UN Secretary-General Ban Ki-moon has urged the United States to take a leading role in forging a new international pact to combat global warming, warning that the consequences of failure outweigh the cost of tackling climate change. “No country is more important than the United States in resolving this climate change issue,” Ban told reporters in Washington D.C. on Nov. 10 after meeting with congressional leaders ahead of the UN climate change conference in Copenhagen next month. Highlighting that in less than a month world leaders are slated to gather in Copenhagen, Ban said they must conclude “a robust, global agreement that can serve as a foundation for a climate treaty.”

Despite good global cereal harvests this year, millions of people in dozens of poor countries are in desperate need of emergency humanitarian aid due to stubbornly high food prices, the UN agricultural agency warned in a report. Critical food insecurity is affecting 31 countries and the situation is particularly acute in East Africa, where prolonged drought and mounting conflict have left an estimated 20 million people in need of food aid, according to the FAO. The latest Crop Prospects and Food Situation report noted that although international food prices have fallen significantly since their peak a few years ago, wheat and maize prices rose in October and rice export prices are still high above pre-crisis levels. “For the world’s poorest people who spend up to 80 percent of their household budgets on food, the food price crisis is not over yet,” said FAO Assistant Director-General Hafez Ghanem.

An independent UN human rights expert who just completed a visit to South Ossetia has called for “more pragmatism and less politics” to improve the situation of those displaced during last year’s armed conflict that pitted Georgia against separatists and their Russian allies. Walter Kaelin, the Secretary-General’s Representative on the human rights of internally displaced persons (IDPs), cited lack of shelter as the main problem faced by those displaced within South Ossetia during the fighting in August 2008. It is estimated that 680 houses, in addition to a number of public civilian installations, were destroyed in Tskhinvali during the fighting.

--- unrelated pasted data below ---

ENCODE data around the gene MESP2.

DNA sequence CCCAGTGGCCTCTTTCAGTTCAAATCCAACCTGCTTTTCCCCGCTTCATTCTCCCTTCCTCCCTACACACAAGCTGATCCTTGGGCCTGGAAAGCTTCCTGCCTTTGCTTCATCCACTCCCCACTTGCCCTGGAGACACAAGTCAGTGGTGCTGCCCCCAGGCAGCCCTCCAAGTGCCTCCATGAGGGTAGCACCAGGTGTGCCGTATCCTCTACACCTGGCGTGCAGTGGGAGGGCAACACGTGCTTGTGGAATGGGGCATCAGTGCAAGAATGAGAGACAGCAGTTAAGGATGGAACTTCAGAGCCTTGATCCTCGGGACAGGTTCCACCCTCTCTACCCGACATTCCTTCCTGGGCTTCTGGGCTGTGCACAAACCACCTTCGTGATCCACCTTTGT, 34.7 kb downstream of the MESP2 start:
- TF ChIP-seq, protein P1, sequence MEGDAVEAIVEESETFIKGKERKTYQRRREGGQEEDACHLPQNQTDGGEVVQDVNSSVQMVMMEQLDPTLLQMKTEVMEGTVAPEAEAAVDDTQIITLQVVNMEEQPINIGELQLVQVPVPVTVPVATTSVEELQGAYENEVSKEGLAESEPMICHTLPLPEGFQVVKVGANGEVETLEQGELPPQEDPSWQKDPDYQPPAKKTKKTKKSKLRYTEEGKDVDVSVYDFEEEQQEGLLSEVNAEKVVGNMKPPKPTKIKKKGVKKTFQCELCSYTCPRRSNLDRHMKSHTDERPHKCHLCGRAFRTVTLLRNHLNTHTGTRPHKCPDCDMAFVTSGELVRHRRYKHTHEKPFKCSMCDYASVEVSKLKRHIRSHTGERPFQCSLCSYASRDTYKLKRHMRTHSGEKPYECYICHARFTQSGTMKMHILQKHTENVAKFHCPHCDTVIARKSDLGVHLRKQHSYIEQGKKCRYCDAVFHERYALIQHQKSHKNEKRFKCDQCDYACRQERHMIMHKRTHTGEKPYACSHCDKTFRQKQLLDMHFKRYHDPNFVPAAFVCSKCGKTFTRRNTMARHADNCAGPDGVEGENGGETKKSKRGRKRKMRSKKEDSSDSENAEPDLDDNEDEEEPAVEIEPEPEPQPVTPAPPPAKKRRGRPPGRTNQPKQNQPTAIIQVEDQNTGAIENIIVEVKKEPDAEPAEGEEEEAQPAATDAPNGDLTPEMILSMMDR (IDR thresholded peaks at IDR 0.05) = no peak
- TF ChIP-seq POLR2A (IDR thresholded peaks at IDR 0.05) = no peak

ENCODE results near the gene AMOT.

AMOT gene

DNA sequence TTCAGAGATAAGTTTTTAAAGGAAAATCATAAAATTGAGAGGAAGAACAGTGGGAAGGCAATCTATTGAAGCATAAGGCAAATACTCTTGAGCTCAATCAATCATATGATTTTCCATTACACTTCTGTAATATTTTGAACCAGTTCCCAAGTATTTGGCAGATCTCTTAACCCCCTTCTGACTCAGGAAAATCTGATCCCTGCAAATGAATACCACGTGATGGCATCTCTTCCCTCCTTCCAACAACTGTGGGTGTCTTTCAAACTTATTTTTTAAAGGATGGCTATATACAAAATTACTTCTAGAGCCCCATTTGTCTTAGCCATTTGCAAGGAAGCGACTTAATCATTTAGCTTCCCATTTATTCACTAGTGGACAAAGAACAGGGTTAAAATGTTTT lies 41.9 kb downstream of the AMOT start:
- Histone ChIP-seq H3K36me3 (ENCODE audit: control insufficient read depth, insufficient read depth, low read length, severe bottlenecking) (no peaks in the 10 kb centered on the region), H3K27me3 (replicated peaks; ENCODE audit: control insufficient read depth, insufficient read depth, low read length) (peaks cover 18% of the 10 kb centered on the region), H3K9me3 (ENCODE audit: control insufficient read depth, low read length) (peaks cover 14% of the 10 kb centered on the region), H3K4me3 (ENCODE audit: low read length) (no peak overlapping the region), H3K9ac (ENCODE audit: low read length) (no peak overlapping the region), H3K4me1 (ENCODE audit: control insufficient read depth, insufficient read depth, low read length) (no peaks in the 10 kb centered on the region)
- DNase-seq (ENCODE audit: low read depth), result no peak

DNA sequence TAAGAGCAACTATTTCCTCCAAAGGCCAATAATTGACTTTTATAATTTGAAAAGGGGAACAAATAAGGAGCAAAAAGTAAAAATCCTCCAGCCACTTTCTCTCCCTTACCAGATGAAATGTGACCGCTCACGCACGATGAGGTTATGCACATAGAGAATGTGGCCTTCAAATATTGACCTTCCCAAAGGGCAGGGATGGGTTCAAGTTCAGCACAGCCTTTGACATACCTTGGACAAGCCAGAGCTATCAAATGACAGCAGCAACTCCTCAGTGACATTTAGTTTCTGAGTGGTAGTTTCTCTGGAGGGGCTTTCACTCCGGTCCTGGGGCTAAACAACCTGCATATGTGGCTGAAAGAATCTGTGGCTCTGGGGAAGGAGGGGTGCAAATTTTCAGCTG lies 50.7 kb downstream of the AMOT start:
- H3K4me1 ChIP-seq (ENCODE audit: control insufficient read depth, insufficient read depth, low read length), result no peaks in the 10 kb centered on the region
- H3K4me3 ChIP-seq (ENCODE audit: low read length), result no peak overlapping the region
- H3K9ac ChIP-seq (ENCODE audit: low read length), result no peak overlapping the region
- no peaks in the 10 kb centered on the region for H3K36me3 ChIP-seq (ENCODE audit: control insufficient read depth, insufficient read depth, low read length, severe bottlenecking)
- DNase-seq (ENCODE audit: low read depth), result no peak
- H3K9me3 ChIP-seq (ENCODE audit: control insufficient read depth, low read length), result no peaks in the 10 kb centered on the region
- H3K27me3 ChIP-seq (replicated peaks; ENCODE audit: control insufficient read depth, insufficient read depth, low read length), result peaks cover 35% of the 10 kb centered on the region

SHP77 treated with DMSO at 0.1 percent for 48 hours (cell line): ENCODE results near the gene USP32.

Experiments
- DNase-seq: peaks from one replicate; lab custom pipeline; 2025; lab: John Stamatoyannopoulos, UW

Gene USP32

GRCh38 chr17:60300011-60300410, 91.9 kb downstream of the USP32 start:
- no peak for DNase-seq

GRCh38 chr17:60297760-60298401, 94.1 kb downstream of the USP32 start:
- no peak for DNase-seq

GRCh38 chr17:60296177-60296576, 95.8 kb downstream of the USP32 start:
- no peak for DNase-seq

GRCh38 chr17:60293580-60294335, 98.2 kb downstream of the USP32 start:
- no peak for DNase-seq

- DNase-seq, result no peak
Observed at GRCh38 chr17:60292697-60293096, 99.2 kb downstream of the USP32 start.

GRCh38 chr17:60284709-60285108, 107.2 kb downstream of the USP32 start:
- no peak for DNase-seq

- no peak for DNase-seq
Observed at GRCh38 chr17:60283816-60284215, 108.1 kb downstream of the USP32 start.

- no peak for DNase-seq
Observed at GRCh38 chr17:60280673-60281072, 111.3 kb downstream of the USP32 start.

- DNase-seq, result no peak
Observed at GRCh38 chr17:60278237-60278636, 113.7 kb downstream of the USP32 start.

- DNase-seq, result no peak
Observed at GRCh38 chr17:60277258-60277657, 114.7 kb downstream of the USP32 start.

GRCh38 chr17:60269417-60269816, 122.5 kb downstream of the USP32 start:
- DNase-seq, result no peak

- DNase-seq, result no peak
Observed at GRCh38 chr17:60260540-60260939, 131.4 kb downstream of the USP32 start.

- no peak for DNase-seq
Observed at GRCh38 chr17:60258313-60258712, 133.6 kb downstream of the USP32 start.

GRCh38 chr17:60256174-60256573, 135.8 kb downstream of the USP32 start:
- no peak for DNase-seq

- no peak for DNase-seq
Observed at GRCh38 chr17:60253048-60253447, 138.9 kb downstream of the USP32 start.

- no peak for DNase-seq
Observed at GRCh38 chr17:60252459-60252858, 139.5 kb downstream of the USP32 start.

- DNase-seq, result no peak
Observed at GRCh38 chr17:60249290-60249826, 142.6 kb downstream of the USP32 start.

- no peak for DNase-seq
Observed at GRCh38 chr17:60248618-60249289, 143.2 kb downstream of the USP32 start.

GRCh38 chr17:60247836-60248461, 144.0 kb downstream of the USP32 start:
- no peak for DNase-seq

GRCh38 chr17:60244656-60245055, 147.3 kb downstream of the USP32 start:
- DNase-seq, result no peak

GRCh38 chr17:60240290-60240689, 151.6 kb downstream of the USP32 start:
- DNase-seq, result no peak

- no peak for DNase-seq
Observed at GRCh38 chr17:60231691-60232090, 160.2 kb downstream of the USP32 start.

The Paris-based International Energy Agency Energy (IEA) urged worldwide energy revolution and called for more funds to tackle the crisis of climate change in a report published on Nov. 10. According to the IEA’s World Energy Outlook 2009 report, due to the violent contraction of the global economy following the financial crisis, industrial production is estimated to consume less energy worldwide this year, which will be the first fall since 1981. However, big demand for energy will come back as soon as the economy rebounds, the IEA said, forecasting a 40 percent increase in energy demand in 2030. The energy watchdog’s chief economist, Fatih Birol, told the Guardian the west was ignoring the issue of energy poverty in developing countries. The IEA also predicted that without international action by governments, there would still be 1.3 billion people – or 16 percent of the world’s population – with no access to electricity in their homes or villages by 2030.

A range of eco-friendly start-up initiatives in Bangladesh, Colombia, India, Niger, Southern Africa and Zimbabwe have won a notable sustainable development award, the UNEP announced. The Supporting Entrepreneurs for Environment and Development (SEED) Award recognizes promising new locally-driven enterprises that work to improve livelihoods, tackle poverty and manage the sustainable development of natural resources in developing countries. “The SEED Gold Winners show us that a low-carbon, resource-efficient green economy is as much a developing country and rural community issue as it is a developed country one,” said UNEP Executive Director Achim Steiner.

The UN has declared July 18 “Nelson Mandela International Day” in recognition of the former South African President’s contribution to the culture of peace and freedom. The resolution was adopted by the 192-member General Assembly to commemorate the Nobel Peace Prize laureate’s long-standing commitment to promoting conflict resolution, race relations, human rights, reconciliation and gender equality. The Day will be observed annually on July18, Mandela’s birthday, starting in 2010 when the former anti-apartheid leader will turn 92 years old. By adopting the resolution, the UN expressed its appreciation for a great man who had suffered for the sake of people everywhere, said Assembly President Ali Treki.

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